Thinning should be considered in pears. Orchard-specific crop load management based on tree size (i.e. light interception) to target fruit size to maximise packout yield was investigated in PIPS3. Tree-scale data of fruit number, average fruit size and total light interception (a measure of the photosynthetic leaf area) from the experimental pear orchard at the Tatura SmartFarm was analysed. Relationships between crop load and fruit size were established so that an orchard-specific fruit number can be set for a targeted fruit size. 

Hand thinning of flower buds and the timing of fruitlet thinning was explored in a commercial block of ANP-0131. Initial results show that hand thinning of flower buds increased fruit size. Hand thinning fruitlets to 1–2 fruit per cluster increased colour intensity at harvest. The effects of these treatments on return bloom will be determined in the new PIPS 4 Profit project. In addition, mechanical thinning with a Darwin string thinner showed promising results and this will be further tested in PIPS 4 Profit. So far, chemical thinners have had no impact. 

Preliminary testing of the Darwin string thinner was undertaken in the experimental pear orchard at the Tatura SmartFarm.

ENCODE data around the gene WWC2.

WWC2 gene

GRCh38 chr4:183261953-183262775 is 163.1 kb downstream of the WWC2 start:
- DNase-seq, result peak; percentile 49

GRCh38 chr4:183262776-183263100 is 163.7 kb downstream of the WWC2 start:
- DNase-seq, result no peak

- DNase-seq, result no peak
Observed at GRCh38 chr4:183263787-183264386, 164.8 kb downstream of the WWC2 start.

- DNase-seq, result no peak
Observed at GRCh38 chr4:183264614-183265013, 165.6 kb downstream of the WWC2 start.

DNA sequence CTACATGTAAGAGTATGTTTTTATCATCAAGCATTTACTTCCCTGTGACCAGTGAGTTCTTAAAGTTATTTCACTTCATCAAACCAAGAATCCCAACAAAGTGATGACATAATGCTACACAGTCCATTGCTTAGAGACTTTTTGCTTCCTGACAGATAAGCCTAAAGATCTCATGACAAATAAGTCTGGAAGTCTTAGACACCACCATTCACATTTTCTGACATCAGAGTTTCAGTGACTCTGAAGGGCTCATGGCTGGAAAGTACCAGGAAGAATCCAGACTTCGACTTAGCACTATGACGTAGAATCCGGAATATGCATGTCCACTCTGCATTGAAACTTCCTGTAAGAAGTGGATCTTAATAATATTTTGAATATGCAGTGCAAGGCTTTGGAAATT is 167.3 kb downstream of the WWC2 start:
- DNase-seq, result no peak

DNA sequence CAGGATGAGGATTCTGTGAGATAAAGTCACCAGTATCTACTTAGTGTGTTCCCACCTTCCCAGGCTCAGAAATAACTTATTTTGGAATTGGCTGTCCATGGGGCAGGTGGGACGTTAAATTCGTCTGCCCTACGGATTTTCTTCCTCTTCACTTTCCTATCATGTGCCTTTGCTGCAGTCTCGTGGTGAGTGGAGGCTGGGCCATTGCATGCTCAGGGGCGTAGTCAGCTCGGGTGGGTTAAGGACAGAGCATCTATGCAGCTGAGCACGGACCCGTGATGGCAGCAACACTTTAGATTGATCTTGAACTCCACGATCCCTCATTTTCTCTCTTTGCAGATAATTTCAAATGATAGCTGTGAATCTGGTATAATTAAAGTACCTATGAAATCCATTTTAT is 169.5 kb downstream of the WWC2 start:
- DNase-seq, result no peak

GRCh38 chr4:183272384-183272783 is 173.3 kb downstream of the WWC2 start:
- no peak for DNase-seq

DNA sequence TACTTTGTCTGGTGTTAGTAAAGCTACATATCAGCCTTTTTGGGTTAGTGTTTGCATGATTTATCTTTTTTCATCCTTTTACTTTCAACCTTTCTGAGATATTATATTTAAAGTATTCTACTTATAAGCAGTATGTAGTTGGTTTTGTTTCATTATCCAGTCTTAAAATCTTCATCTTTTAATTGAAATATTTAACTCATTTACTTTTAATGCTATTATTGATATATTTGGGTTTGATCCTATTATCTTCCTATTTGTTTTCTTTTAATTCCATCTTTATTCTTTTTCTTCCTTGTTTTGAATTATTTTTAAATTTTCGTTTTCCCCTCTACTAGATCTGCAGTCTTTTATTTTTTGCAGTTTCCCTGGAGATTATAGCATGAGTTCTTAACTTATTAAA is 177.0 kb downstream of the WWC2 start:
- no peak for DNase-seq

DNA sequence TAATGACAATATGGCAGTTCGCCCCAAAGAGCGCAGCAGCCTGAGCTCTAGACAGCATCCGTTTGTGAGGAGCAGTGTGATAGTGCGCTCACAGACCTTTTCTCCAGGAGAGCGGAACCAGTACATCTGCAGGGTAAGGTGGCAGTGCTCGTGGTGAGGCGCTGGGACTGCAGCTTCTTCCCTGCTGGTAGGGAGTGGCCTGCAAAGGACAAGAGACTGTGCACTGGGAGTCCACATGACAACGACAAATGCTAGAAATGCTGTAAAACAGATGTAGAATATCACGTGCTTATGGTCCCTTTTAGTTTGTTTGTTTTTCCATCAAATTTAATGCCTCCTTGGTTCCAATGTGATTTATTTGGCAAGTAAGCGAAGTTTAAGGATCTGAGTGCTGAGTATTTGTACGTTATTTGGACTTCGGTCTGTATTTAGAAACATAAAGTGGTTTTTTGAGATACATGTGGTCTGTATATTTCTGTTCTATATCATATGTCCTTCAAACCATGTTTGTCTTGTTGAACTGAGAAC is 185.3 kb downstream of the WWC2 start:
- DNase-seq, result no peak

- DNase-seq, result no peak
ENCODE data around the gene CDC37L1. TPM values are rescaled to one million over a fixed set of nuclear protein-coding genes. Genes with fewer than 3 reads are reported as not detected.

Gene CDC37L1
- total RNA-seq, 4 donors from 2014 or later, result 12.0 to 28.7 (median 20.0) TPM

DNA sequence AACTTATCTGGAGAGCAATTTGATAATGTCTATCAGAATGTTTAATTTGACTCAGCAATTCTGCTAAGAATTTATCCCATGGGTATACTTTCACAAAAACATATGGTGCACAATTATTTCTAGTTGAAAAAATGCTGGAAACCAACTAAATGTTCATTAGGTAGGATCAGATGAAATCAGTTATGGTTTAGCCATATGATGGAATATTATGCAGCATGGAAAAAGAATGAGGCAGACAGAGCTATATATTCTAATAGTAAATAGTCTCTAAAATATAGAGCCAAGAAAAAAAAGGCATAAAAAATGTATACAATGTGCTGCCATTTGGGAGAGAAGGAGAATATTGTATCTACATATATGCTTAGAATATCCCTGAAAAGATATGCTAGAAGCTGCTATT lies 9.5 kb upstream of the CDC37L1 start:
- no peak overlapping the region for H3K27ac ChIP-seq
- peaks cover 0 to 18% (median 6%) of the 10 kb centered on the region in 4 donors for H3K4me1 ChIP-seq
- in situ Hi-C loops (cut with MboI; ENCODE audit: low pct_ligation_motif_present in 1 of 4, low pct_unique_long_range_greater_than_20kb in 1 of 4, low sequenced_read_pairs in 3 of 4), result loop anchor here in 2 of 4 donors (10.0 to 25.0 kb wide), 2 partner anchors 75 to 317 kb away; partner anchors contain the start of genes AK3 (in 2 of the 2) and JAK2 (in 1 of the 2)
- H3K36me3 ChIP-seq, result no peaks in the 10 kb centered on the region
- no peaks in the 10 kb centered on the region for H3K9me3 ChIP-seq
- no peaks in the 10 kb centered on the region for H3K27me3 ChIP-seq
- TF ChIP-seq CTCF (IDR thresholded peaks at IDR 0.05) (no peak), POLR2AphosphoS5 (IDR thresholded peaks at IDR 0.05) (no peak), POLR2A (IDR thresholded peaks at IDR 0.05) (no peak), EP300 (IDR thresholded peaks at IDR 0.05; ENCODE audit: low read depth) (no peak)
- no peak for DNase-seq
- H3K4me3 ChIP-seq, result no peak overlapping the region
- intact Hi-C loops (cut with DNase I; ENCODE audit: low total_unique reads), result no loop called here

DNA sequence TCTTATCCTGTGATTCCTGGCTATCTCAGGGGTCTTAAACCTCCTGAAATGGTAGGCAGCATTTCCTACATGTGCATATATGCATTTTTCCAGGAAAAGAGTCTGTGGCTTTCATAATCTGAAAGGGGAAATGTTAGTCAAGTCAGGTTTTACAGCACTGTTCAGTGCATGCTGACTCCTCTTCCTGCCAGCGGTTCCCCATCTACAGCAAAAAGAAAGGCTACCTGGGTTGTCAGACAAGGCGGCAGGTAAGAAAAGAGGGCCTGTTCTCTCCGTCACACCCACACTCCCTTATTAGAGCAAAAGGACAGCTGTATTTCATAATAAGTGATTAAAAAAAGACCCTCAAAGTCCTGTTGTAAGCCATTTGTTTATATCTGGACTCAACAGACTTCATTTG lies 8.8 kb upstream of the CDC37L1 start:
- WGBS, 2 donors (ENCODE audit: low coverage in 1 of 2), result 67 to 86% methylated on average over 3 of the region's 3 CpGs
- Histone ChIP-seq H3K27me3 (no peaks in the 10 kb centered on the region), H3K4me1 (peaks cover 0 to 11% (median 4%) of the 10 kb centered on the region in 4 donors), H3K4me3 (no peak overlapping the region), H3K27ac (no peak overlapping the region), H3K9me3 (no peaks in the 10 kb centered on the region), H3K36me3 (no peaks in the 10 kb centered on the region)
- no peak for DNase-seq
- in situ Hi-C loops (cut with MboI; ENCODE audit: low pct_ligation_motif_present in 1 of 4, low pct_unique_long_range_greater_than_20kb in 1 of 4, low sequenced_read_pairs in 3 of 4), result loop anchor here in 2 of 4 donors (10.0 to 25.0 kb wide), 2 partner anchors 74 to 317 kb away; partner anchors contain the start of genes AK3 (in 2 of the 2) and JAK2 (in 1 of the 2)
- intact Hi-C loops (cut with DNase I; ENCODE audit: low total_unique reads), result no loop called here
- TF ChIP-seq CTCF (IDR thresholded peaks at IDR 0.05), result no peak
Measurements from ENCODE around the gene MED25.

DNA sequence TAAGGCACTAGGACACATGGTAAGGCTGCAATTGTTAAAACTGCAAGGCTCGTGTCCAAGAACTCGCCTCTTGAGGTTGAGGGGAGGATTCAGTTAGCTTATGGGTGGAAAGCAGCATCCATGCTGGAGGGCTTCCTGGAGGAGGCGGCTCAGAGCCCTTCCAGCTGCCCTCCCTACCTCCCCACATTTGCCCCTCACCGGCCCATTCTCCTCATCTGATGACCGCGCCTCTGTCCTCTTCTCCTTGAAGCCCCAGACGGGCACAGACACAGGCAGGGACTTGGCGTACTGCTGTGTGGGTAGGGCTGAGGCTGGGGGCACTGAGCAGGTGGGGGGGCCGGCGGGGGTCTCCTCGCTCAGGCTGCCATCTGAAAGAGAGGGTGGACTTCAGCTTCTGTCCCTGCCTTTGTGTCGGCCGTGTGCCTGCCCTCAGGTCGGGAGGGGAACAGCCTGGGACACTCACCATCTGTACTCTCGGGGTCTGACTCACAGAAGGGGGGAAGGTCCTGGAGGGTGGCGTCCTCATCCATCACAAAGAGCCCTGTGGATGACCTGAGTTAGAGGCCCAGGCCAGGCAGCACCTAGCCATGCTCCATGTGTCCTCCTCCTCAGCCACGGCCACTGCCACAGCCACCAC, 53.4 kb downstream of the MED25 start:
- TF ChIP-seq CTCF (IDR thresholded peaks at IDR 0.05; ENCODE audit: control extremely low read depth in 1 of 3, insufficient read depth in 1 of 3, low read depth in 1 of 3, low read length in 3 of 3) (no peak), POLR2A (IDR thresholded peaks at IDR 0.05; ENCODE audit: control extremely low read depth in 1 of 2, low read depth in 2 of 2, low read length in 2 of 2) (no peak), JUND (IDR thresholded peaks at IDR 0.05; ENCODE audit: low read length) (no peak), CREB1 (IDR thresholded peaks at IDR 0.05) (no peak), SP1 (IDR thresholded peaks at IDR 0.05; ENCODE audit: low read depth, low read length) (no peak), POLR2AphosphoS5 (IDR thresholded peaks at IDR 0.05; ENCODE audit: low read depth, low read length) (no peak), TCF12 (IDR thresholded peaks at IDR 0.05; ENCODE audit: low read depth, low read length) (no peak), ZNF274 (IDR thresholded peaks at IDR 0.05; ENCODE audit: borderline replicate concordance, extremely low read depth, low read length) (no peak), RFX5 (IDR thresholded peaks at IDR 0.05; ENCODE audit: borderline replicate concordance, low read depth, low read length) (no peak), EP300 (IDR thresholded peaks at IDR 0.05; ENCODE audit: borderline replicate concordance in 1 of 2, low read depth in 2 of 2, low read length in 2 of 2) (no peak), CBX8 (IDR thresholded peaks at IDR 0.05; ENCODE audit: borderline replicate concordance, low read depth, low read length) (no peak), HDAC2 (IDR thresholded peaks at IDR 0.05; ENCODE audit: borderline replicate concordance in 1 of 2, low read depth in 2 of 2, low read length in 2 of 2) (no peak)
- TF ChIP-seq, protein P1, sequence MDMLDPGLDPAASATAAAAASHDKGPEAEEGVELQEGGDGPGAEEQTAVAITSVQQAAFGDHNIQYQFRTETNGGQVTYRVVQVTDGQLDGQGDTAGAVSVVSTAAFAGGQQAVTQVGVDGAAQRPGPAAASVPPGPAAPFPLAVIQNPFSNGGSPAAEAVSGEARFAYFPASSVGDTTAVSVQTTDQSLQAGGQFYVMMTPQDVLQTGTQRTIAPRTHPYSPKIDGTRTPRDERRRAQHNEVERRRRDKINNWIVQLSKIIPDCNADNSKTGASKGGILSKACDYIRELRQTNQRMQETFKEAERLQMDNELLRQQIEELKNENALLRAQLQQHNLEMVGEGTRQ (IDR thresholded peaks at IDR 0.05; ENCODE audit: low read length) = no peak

Pear growers can irrigate more efficiently based on weather conditions and monitoring systems. Results from previous PIPS projects were used to provide irrigation scheduling advice ( The emphasis is on using a spreadsheet template to plan monthly irrigation requirements and when to irrigate. An estimate of the fraction of the orchard shaded by the pear tree’s size is the only input required. During the season, feedback from soil moisture and plant-based sensors to adjust the irrigation schedule – particularly at the start of the season and after rain – is recommended. The new PIPS 4 Profit pear project aims to remotely monitor irrigation efficiency in pear orchard blocks.